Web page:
137. A Dirty Job by Christopher Moore, read by Fischer Stevens
Publication: HarperAudio; Unabridged edition (March 21, 2006) / ISBN 0060872594
Genre: Fiction, Fantasy
Read: June 2010
Like the humor, liked Fischer Steven’s narration, liked the whole plotline, enjoyed the characters except for the stereotypical foreign neighbors, one of which ate household pets and the other only talked about bears. The plot twists were sort of obvious, but nevertheless worked out well. Would definitely read another Christopher Moore book except I hope they don’t have insulting stereotypes like this one does.
138. The Risks of Sunbathing Topless, edited by Kate Chynoweth
Publication: Seal Press (May 10, 2005), Paperback, 256pp / ISBN 1580051413
Genre: Non-Fiction, Travel
Read: June 2010
I remember reading this and enjoying it (hence the 4 bird rating), but a month and a half later I couldn’t name any particular author I enjoyed and only vaguely remember the stories. So I’m assuming this is light and enjoyable fluff, fun to read but maybe not as good as Go Your Own Way: Women Travel the World Solo (from which I can still remember at least two authors and their stories).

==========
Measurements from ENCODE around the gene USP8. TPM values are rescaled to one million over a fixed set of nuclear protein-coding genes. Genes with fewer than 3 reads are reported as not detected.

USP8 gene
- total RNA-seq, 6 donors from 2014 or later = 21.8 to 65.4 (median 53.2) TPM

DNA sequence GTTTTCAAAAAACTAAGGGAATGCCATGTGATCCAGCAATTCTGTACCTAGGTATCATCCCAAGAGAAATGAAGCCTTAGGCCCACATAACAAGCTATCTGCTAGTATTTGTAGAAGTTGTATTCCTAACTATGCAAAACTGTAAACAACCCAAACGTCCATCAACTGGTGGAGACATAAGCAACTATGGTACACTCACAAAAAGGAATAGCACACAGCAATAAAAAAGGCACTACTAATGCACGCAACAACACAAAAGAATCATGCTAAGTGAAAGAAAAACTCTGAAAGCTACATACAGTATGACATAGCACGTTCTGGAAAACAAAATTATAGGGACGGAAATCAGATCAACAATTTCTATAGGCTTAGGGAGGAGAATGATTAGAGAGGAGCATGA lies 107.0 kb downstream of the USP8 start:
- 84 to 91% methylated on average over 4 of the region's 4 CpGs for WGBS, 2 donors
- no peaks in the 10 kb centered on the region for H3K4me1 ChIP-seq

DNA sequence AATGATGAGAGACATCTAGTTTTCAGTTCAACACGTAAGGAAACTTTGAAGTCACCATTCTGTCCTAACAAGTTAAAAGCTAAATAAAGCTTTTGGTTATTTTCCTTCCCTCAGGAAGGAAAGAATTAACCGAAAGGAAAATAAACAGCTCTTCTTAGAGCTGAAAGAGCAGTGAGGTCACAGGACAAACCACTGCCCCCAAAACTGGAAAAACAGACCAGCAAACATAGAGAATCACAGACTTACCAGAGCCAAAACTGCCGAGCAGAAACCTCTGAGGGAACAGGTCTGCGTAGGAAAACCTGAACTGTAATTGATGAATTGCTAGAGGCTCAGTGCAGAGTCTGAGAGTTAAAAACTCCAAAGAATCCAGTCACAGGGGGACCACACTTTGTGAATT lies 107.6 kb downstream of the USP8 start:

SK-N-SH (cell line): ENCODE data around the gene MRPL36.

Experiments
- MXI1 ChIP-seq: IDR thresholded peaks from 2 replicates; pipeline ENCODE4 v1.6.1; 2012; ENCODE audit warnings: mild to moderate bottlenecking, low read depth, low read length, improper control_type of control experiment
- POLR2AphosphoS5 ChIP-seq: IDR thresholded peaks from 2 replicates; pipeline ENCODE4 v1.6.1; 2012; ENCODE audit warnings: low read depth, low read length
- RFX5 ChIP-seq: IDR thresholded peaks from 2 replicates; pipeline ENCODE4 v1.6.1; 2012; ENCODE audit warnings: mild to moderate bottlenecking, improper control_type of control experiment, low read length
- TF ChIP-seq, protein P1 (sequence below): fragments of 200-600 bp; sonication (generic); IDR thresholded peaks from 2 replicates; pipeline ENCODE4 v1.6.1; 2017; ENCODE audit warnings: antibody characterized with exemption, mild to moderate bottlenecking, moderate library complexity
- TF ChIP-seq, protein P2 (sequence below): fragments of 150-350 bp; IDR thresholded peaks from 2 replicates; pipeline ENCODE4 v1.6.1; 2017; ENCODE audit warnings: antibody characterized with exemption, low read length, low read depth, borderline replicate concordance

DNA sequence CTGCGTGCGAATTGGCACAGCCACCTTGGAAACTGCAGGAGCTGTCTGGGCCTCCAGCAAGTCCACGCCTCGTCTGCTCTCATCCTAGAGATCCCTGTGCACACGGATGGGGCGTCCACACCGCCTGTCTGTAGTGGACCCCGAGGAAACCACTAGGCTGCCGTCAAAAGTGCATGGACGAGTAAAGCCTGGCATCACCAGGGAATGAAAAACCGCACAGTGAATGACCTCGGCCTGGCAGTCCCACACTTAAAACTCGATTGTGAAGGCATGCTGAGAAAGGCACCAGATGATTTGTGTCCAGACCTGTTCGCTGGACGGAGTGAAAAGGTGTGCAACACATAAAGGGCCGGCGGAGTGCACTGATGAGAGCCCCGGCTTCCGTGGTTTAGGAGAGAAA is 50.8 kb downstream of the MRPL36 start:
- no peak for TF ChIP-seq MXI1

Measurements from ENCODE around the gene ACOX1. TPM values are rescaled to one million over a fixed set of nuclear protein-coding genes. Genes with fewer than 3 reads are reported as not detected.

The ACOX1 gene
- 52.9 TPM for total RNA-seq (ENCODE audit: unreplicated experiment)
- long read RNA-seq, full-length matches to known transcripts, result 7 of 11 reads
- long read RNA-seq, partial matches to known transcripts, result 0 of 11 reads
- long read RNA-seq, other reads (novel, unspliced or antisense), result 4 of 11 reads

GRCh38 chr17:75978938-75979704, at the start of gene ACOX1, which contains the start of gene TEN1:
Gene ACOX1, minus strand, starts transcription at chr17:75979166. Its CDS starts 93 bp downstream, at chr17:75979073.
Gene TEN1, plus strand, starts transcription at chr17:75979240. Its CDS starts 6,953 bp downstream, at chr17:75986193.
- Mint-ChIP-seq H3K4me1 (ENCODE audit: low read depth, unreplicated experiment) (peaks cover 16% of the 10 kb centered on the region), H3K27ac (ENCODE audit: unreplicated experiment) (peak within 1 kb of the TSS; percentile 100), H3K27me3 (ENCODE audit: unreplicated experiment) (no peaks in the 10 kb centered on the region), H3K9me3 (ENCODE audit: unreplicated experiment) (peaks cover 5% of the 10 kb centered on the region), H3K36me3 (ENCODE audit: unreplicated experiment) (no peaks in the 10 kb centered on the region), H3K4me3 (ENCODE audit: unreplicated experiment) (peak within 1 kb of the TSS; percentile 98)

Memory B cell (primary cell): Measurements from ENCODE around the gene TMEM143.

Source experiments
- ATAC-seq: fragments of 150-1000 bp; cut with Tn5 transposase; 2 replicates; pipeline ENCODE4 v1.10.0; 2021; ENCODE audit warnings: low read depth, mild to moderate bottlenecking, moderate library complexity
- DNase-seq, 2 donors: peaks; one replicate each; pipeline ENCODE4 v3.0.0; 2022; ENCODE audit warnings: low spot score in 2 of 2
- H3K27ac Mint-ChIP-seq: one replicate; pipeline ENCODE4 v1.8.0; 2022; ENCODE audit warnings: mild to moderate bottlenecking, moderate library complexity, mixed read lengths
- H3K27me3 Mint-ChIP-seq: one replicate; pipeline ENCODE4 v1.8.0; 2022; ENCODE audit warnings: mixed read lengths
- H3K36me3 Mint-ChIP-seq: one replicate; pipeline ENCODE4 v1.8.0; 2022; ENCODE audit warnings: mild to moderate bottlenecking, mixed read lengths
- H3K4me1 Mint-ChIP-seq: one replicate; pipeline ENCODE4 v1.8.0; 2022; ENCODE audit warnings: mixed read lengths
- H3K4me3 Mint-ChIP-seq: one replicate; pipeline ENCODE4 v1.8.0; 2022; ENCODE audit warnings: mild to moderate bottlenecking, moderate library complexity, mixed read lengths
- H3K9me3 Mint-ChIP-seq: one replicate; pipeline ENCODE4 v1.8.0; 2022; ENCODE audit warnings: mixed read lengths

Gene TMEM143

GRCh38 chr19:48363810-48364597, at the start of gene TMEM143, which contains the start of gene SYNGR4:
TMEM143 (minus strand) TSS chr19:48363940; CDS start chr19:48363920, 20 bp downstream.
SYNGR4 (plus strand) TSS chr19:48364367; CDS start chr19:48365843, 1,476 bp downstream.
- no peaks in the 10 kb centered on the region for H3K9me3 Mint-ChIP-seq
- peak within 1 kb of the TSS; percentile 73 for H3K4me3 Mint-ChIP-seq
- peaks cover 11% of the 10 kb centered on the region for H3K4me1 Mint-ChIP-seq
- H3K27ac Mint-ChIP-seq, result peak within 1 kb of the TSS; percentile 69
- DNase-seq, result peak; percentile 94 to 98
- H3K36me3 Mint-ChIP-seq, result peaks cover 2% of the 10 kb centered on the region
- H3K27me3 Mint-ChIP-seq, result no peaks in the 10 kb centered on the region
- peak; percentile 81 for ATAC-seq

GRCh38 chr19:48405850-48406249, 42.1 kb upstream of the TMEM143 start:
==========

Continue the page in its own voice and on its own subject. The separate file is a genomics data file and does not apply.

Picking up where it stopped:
142. I Am Spock by Leonard Nimoy
Publication: Hyperion Books; 1st edition (October 1995), Hardcover, 342pp / ISBN 0786861827
Genre: Non-Fiction, Memoir
Read: July 2010
This is the second of Mr Nimoy’s books about his time spent on Star Trek (the first being I Am Not Spock, a title which caused a lot of problems between Mr Nimoy and his fans, and for which he apologizes in this one), only it’s not just constrained to Star Trek— it also talks a lot about what Mr Nimoy did while not working on the show, including his growth from actor to director, a bit about his family, and his interaction with the public. Not as funny as William Shatner’s Star Trek book, but still enjoyable because it gave another perspective to the whole Star Trek thing, especially concerning the drama surrounding Mr Nimoy and the Star Trek writers/producers/etc (of which there was a lot).